For those needing some Warren Haynes – a heavy dose was delivered June 24 at Iroquois Amphitheater. Gov’t Mule returned to Derby City in all its Southern jam band glory. The festivities kicked off with Karl Denson’s Tiny Universe ably opening the show. Mule took the stage an hour later, delivering the precise, hard rocking performance this power outfit has come to define.
In particular Mule hits a sweet spot for the Grateful Dead faithful. When that jonz hits to hear a live guitar weep, such as how Mule vocalist Warren Haynes can play, there is no substitute but to find the boys out on the road. Mule, like the Grateful Dead or The Allman Brothers Band, are road warriors. Every year, every season, they are out making the rounds.
Formed in 1994, Gov’t Mule was originally a side gig Haynes and bassist Allen Woody came up with while on a break from their day gig with The Allman Brothers Band. Along with drummer Matt Abts, with whom Haynes played alongside in the Dickey Betts Band, Mule was considered a constructive way to fill time when not touring with the Allman’s. But quickly the new gig shifted from side project to the member’s primary focus.
They were a power trio churning out blistering Southern blues rock, with a flair for expanding the tunes live into jam sessions. After Woody’s tragic passing in 2000, a string of legendary bass players took turns filling his shoes. Guys like John Entwistle (The Who), Jack Bruce (Cream), Phil Lesh (Grateful Dead), Bootsy Collins (Parliament-Funkadelic), Flea (Red Hot Chili Peppers), Les Claypool (Primus), Mike Gordon (Phish), Dave Schools (Widespread Panic), among others.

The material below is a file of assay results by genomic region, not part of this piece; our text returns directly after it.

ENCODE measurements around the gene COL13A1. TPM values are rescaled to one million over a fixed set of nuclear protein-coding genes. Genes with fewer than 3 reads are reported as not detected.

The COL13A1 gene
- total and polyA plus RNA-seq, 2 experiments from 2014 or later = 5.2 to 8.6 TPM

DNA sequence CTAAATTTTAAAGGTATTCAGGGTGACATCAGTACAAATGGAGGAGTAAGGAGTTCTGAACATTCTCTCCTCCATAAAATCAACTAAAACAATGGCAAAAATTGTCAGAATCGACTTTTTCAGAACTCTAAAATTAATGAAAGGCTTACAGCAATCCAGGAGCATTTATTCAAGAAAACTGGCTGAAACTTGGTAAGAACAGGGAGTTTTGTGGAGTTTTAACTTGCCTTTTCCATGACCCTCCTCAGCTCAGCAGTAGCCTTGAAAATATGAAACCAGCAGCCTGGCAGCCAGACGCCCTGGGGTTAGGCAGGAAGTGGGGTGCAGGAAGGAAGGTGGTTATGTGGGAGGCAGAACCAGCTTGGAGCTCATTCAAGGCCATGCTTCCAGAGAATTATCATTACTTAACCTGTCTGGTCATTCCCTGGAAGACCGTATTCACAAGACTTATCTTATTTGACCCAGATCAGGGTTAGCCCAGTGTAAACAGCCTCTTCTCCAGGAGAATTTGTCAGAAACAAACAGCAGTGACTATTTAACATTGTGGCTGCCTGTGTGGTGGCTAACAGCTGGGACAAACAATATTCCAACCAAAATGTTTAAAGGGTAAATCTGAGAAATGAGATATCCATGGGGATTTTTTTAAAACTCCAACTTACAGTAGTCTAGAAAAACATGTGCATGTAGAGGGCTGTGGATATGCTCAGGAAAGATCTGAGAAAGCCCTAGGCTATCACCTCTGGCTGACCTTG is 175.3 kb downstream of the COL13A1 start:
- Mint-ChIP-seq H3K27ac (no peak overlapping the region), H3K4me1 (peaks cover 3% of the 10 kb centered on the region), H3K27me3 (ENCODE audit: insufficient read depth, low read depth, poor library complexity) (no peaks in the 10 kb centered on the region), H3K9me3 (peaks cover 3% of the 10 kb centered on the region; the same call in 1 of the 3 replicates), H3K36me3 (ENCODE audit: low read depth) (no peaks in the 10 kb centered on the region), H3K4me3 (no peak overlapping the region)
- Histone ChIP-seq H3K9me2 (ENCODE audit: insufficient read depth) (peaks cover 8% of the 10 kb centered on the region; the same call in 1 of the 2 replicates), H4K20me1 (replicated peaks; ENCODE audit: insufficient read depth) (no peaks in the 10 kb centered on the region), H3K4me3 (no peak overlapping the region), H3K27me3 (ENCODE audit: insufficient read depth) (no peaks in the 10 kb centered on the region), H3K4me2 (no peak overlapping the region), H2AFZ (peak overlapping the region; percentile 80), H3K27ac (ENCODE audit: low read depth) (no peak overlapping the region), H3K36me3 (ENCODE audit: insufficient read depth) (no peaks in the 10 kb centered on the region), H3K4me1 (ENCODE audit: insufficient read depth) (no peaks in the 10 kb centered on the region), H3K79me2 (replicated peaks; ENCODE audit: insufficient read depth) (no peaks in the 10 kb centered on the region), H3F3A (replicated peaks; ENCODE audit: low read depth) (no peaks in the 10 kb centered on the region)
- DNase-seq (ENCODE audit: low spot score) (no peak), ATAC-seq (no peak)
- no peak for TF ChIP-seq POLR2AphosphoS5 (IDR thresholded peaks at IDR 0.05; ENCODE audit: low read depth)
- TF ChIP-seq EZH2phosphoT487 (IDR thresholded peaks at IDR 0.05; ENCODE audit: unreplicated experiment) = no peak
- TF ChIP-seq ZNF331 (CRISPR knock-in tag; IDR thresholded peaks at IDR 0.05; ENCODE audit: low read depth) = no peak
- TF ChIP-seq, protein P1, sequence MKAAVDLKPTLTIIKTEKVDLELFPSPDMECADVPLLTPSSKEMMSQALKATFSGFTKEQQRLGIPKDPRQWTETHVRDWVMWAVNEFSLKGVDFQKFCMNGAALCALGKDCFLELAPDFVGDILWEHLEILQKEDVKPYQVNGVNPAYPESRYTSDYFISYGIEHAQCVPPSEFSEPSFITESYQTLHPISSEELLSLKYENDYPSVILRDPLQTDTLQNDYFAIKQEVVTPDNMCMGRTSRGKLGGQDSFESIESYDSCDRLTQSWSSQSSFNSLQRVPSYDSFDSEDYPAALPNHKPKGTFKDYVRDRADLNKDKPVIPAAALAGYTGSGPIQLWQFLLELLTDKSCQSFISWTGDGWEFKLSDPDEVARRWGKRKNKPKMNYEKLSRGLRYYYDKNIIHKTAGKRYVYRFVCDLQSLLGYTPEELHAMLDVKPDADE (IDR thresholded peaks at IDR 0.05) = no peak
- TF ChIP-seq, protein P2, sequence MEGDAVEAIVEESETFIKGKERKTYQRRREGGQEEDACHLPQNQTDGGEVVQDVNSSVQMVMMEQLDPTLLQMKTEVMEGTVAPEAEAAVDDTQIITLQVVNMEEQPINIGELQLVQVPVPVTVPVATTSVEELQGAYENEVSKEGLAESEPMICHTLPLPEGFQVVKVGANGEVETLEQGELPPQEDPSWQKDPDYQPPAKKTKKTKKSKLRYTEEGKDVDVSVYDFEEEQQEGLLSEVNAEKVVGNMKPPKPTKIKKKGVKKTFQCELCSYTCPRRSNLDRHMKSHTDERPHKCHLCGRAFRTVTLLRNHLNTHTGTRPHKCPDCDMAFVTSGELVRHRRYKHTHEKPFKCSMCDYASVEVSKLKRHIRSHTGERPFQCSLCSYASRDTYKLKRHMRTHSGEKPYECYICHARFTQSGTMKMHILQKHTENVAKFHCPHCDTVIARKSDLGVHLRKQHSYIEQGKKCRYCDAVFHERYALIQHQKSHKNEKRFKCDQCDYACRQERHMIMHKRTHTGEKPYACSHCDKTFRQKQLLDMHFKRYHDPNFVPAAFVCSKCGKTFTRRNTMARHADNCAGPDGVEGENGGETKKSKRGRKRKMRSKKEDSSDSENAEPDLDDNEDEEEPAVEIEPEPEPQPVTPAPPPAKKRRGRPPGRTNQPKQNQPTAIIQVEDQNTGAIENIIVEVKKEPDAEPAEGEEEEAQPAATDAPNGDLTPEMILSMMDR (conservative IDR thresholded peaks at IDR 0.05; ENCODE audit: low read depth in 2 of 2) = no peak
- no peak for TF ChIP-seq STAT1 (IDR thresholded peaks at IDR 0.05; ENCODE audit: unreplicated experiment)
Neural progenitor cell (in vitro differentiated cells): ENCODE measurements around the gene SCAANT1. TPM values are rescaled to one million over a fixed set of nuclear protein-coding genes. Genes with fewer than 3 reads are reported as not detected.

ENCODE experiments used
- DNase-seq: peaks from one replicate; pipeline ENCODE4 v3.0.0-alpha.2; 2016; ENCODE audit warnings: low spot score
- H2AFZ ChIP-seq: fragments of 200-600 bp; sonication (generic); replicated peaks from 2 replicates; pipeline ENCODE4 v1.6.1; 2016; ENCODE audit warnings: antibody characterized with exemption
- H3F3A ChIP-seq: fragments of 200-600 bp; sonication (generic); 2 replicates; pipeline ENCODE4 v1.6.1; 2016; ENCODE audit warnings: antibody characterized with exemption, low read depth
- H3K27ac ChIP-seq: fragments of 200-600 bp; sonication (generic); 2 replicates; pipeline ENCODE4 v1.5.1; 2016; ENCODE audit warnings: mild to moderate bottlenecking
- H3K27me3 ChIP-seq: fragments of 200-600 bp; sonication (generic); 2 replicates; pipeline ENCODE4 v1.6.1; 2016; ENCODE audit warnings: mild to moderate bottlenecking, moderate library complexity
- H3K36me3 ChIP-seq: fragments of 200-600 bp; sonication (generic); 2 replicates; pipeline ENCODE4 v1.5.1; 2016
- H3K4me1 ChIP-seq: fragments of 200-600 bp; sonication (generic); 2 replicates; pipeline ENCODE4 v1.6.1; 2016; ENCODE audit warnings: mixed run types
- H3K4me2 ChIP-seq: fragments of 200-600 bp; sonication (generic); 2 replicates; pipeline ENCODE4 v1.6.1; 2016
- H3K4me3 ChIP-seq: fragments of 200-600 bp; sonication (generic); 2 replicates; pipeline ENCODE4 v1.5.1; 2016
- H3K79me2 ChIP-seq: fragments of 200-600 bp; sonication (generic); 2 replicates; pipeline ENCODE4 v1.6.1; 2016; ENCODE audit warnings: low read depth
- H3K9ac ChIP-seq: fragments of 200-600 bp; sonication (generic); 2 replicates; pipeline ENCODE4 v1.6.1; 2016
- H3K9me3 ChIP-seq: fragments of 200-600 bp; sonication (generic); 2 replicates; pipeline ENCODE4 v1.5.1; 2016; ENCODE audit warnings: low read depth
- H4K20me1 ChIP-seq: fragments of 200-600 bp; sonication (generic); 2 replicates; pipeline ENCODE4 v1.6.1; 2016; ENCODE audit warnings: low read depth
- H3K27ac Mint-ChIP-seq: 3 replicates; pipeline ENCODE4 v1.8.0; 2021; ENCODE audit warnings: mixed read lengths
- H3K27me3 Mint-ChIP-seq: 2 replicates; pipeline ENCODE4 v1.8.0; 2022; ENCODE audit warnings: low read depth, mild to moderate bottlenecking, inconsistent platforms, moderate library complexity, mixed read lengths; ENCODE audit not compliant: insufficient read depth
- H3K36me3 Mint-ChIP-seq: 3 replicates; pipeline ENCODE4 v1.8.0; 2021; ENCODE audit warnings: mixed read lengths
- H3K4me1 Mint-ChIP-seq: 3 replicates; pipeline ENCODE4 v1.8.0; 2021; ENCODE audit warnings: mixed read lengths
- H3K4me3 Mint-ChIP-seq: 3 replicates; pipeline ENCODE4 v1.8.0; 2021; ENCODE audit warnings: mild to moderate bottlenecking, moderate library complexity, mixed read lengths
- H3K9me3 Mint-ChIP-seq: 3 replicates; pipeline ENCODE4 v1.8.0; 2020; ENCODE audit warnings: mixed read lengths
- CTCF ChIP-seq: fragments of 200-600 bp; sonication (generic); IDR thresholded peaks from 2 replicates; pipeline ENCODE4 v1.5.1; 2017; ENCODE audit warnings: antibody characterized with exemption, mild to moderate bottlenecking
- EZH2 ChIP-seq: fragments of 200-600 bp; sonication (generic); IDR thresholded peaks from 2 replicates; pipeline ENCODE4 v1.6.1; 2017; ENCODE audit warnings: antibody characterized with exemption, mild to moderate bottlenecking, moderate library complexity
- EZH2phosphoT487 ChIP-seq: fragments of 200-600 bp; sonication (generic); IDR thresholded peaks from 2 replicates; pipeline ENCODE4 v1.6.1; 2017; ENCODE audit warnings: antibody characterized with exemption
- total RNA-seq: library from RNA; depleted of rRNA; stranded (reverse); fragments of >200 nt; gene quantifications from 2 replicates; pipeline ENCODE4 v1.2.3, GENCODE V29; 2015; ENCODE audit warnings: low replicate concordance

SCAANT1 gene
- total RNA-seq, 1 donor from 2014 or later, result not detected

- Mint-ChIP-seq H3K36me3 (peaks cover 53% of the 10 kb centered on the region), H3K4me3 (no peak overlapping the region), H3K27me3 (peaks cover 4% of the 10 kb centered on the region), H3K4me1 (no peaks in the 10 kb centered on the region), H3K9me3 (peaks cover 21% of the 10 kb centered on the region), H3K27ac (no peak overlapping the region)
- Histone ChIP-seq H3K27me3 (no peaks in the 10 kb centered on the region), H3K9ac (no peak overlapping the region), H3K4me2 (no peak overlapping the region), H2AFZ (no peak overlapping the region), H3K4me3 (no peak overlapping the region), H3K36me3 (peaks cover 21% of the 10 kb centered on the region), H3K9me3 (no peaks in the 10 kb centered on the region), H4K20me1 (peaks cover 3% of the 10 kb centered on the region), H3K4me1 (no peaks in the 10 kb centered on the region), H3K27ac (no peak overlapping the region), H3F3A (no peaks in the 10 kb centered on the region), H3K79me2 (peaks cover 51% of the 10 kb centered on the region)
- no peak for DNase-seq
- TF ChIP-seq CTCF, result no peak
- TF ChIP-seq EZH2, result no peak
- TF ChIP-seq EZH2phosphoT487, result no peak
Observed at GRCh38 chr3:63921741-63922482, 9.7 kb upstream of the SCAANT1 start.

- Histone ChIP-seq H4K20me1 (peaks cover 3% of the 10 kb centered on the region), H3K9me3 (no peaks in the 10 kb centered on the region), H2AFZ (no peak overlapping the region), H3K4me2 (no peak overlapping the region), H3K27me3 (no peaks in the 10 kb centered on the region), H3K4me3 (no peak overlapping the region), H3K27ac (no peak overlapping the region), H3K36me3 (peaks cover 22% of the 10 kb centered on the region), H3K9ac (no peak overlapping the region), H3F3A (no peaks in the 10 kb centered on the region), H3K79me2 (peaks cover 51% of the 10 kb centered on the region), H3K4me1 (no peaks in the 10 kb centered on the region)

They’ve since added Danny Louis on keyboards (2002), and a permanent bassist, Jorgen Carlsson (2008). With The Allman Brothers Band now gone, and Lynyrd Skynyrd wrapping its final nostalgic tour, Gov’t Mule takes the mantle as one of the last bands carrying on the Southern rock legacy.
Monday night’s performance opened with “Bad Little Doggie,” an uptempo number that castigates a metaphorical love interest who stayed out all night, returning home in the morning smelling of guilt. This was followed by “Blind Man in the Dark.” Both numbers are great scene setters for a Mule show. Two standouts in the eight song first set were the hard-living anthem “Rocking Horse” and “Thorazine Shuffle,” an ode to self medication.
My vantage point for this concert was spectacular, Row C, just left of center, to the side where Haynes was set up. It was a pleasure to have such close proximity to this master craftsman, from which to observe him work. Haynes speed on the frets and clean fingering of notes was wicked impressive.
The scene at intermission is why folks love Iroquois Amphitheater. It was a perfect summer night, warm with clear skies. As the cover of darkness fell, the heads were free to roam the elevated walkway in the rear of the pavilion, out into the grassy expanse that strategically failed to be lighted. The haze was thick and staff left peaceful pursuits alone.
Set two showcased an aspect of Gov’t Mule’s repertoire that is a fan favorite – giving referential recitations to other artists’ music, affectionately known as cover songs. This evening those in attendance were treated to multiple gems, including “Eyesight to the Blind” by Sonny Boy Williamson, “The Other One” jam from the Grateful Dead that was incorporated into Mule’s “Fallen Down,” “Kind of Bird” by The Allman Brothers Band, and the epic closer “32-20 Blues” by Robert Johnson.
Haynes looked the best I’ve seen him in years. He had clearly lost considerable weight, his skin tone was better and the man looked like a healthier Warren. The concert concluded at 11PM, and away we went with music in our ears into the evening for what came next.
Again, beautiful summer night, outside on a Monday in Louisville, with Warren Haynes on guitar – yep I “Got Mule.”